Both have been done probably a dozen times by now. I don't hold hope that doing it again will yield any positive result, so I'll just refer you back to the numerous pages already doing this.
       
    6. Justcurioustwo

      Justcurioustwo Well-Known Member

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      It is clear to me that you did not look at the seaengine diagram that clearly states the input and output. Having said that it is also clear to me that you have no idea what the term “torque” means. Now if you can set your pride aside, look up the term “torque”, try to understand what it means and then we will continue this discussion; setting aside whether you graduated from high school or not.
       
    7. Erich

      Erich Well-Known Member

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      Water weighs 64 pounds per CUBIC foot not square foot.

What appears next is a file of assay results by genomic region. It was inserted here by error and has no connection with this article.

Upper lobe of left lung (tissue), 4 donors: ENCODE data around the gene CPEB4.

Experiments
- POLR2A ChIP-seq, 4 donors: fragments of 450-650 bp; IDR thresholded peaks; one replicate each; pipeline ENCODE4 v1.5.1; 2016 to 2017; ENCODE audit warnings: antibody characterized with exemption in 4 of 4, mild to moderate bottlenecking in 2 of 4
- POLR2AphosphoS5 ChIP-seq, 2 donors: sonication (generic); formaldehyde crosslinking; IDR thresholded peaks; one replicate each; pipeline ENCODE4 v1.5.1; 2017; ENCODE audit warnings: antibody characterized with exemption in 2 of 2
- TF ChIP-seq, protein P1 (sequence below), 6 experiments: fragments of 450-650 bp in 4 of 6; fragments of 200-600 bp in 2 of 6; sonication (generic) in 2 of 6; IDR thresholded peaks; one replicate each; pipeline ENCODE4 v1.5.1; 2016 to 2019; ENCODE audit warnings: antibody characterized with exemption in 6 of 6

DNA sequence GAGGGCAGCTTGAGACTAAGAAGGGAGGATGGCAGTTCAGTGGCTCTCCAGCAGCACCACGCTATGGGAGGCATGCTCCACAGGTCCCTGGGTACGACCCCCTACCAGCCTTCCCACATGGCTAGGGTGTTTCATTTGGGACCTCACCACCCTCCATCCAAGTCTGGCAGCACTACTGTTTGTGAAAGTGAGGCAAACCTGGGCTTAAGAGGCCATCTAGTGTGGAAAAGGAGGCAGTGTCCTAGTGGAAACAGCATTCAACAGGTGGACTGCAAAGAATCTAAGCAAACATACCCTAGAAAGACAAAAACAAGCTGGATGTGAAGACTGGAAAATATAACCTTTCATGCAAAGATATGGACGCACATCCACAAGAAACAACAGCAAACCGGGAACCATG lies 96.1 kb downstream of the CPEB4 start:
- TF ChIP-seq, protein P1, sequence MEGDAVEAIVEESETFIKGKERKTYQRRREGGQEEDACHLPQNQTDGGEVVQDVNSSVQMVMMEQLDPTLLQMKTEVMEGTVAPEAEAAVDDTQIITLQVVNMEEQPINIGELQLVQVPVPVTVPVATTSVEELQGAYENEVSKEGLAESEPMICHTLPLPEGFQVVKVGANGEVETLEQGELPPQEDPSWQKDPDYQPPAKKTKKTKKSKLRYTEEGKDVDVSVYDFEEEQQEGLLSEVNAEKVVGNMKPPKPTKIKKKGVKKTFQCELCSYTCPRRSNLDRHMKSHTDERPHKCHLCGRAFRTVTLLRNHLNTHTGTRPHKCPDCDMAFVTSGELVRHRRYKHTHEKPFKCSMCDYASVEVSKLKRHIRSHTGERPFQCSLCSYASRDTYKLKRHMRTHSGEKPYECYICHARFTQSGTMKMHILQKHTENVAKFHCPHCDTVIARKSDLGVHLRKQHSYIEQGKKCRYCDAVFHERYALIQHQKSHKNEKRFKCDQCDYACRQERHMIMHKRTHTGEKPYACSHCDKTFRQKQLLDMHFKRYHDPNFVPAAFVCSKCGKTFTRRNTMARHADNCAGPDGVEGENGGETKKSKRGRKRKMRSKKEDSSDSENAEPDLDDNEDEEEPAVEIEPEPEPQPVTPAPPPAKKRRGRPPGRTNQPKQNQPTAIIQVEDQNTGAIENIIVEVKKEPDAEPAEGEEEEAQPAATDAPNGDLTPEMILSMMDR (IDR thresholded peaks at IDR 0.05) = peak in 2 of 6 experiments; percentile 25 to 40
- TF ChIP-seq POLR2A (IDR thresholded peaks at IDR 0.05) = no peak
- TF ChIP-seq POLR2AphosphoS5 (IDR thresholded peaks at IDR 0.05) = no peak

Your design needs air supplied to the bottom of the stack so that it can be put into a balloon and allowed to expand.
      The air starts at the surface at 1 atm pressure.
      What is the source of energy you use to compress that air so that it will force its way to the bottom of the stack and be available to expand?
      Can you calculate how much energy it will take to accomplish that task?
      Now compare that number with the energy released as the balloons rise.
       
    8. s.weinberg

      s.weinberg Well-Known Member EngineeringClicks Expert

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      Ok, pretty well confirmed that you don't know what "input" or "output" actually mean.
      So I'll help.
      Input = what you are putting into the system - e.g. in this system, are you putting in compressed air? Are you putting in electrical power? Anything else?
      Output = what you are taking out of the system - e.g. in this system, do you simply watch it run? Do you try to extract energy or materials? If so, what and how?

      For your edification, torque is instantaneous rotational force, equivalent to Force*Distance
       
    9. s.weinberg